A performance budget is a specific budget that tracks the performance of a business over a given period of time. It is not an operational budget that tracks the spending and earnings of a business or government entity. Instead, it provides the sales numbers and costs of production, so the reader can see how many products have been developed, for what costs and how long the process took. In other words, a performance budget shows how well a company is performing in terms of effective costs and labor hours.
The purpose of a performance budget is to track how well a company or government entity is doing over a short-term period. Performance budgets are commonly done on a quarterly or biannual basis so the executives can continuously track the performances and budget with the results. The results of each performance report are compared to see if the performance has increased, decreased or remained steady.
Role in Budget and Production
The results of the performance budget have an effect on the overall operational budget and the production of the products being sold. If the performance budget shows that the performance has increased during a quarterly period, the production of products must also increase to keep up with the demands of the market. This means the overall operative budget for the business must be altered, as more raw materials, supplies, equipment and workforce must be factored into the increased production.
The main sections in a performance budget can vary depending on the business in question. Commonly, the performance budget will have a product section that explains how many products were created during a certain period of time, how many work hours were dedicated to the production and how much the production cost. The production cost is multiplied by the amount of products to get a total worth of the products in question. Each category is added up, so the business executives know the total amount of work hours of the given period, the total amount of products developed and the total production costs. The total worth of the products is also calculated and used as a point of comparison.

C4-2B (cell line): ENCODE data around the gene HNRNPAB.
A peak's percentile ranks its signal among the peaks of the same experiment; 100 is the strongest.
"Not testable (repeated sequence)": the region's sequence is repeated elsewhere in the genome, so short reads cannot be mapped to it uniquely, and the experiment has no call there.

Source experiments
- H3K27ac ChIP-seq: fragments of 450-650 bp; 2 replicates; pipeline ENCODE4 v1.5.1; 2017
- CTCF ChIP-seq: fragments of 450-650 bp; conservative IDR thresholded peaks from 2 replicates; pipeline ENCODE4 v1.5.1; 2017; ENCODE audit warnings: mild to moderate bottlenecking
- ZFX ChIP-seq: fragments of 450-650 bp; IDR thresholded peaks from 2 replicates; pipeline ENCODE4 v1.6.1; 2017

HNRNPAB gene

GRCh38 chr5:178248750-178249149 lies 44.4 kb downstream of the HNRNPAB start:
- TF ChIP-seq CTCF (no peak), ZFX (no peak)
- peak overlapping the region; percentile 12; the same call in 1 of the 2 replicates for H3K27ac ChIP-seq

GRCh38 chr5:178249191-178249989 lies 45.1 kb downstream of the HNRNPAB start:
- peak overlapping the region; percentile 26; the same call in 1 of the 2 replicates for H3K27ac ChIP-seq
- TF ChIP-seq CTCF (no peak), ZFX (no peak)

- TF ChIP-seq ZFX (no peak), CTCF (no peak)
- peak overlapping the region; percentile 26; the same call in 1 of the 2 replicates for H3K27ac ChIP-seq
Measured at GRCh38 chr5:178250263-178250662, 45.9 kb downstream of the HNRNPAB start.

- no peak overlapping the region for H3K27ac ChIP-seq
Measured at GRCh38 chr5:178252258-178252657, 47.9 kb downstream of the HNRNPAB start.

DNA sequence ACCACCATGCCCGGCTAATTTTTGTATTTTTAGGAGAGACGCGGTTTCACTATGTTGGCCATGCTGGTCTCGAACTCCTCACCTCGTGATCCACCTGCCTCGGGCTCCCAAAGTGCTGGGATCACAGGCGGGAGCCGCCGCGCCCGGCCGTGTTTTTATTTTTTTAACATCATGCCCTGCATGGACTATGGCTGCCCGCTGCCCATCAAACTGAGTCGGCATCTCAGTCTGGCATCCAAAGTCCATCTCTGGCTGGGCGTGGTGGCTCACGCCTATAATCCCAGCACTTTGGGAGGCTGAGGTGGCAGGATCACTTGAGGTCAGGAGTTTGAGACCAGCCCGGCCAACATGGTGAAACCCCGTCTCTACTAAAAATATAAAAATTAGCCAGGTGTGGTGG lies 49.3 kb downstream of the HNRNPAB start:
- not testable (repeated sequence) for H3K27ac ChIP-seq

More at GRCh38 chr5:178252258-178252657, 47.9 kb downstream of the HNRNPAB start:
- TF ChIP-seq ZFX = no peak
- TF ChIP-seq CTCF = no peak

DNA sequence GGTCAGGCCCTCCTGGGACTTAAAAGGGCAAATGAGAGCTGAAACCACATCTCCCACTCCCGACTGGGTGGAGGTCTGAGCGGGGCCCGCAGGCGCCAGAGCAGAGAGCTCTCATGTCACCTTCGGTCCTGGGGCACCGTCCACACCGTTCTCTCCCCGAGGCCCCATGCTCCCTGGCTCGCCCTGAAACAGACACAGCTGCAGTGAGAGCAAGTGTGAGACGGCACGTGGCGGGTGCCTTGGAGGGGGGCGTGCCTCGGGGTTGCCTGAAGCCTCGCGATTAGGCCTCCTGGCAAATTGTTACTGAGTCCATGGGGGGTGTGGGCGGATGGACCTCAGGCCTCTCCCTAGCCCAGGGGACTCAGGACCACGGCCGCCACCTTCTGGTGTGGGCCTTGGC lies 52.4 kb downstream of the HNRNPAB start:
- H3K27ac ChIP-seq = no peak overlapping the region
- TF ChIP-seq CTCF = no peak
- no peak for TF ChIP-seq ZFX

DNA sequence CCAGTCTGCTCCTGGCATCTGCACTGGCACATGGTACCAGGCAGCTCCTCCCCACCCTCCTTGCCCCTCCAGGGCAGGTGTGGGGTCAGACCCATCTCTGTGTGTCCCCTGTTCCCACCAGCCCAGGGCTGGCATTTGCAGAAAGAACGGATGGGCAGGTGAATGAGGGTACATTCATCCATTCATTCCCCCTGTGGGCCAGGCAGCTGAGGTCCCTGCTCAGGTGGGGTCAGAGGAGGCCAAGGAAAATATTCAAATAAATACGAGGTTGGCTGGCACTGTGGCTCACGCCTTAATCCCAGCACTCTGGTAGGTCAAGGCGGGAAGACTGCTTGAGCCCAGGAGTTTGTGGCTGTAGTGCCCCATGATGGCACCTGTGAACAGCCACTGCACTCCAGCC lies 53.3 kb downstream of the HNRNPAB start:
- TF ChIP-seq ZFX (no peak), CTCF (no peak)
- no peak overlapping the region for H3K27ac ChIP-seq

The performance budget results only show how the business or government entity is performing at the given time in question. It does not show how it performed months before or show predictions in terms of how well the executives expect it will perform. A longer performance budget report will show yearly comparisons by presenting the totals for each quarter or biannual period. This will help executives determine how well the company is performing over a long-term period, as the performance budget itself is based on short-term performances.
Based in Toronto, Mary Jane has been writing for online magazines and databases since 2002. Her articles have appeared on the Simon & Schuster website and she received an editor's choice award in 2009. She holds a Master of Arts in psychology of language use from the University of Copenhagen in Denmark.